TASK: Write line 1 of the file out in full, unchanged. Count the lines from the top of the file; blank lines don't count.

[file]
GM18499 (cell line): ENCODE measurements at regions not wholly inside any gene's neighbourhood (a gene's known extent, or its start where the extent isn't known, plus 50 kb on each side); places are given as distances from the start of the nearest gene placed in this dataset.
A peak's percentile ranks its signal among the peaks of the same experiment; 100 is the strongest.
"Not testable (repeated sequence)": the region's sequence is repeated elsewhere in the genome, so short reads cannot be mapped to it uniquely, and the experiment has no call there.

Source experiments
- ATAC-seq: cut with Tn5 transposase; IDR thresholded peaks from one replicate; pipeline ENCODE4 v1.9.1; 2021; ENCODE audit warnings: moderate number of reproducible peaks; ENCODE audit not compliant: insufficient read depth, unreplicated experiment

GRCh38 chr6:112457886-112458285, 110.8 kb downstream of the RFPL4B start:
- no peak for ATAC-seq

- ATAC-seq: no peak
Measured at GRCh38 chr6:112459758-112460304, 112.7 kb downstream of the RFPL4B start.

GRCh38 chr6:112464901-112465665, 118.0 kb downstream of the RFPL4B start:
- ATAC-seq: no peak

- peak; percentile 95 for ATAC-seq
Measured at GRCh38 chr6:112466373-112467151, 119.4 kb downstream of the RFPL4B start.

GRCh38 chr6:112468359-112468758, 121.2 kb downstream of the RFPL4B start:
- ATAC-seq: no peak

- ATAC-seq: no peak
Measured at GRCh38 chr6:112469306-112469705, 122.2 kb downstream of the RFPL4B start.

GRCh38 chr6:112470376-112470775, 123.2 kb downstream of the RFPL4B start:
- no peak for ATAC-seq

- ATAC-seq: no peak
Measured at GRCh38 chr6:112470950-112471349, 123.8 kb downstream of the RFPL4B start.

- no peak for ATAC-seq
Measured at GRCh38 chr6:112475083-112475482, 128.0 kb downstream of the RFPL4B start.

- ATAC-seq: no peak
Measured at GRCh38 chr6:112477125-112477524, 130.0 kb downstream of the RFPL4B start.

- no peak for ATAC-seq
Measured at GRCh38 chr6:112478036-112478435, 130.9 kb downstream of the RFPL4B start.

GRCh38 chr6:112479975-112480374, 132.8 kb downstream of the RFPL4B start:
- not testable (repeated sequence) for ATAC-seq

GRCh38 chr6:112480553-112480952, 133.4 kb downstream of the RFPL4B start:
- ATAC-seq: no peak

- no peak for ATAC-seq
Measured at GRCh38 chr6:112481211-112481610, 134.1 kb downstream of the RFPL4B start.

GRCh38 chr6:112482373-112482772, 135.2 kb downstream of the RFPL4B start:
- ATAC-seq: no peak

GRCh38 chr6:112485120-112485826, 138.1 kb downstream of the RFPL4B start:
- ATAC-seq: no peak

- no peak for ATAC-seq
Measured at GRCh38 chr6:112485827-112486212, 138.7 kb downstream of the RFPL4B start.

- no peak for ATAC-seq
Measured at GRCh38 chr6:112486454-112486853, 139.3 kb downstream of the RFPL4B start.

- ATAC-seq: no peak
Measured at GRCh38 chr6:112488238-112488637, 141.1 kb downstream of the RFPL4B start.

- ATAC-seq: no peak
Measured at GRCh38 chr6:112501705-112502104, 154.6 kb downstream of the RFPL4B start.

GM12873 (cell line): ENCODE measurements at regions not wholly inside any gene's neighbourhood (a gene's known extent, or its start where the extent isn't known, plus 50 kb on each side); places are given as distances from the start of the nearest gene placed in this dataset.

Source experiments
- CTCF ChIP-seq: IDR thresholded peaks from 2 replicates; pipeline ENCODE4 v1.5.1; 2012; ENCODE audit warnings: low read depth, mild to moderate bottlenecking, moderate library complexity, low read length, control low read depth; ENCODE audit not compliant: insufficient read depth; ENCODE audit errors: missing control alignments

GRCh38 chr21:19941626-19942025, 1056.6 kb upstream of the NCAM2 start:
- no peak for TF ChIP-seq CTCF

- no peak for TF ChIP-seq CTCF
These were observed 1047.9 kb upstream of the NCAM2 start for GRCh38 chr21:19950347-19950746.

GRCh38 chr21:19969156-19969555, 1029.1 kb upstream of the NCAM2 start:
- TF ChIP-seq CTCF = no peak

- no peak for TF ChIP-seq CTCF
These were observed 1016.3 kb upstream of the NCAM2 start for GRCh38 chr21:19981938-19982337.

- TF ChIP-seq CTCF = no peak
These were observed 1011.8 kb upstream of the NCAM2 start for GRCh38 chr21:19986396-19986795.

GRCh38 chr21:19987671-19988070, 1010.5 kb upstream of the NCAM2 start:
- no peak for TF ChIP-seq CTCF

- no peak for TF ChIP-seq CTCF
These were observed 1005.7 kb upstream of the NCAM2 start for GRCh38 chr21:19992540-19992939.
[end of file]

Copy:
GM18499 (cell line): ENCODE measurements at regions not wholly inside any gene's neighbourhood (a gene's known extent, or its start where the extent isn't known, plus 50 kb on each side); places are given as distances from the start of the nearest gene placed in this dataset.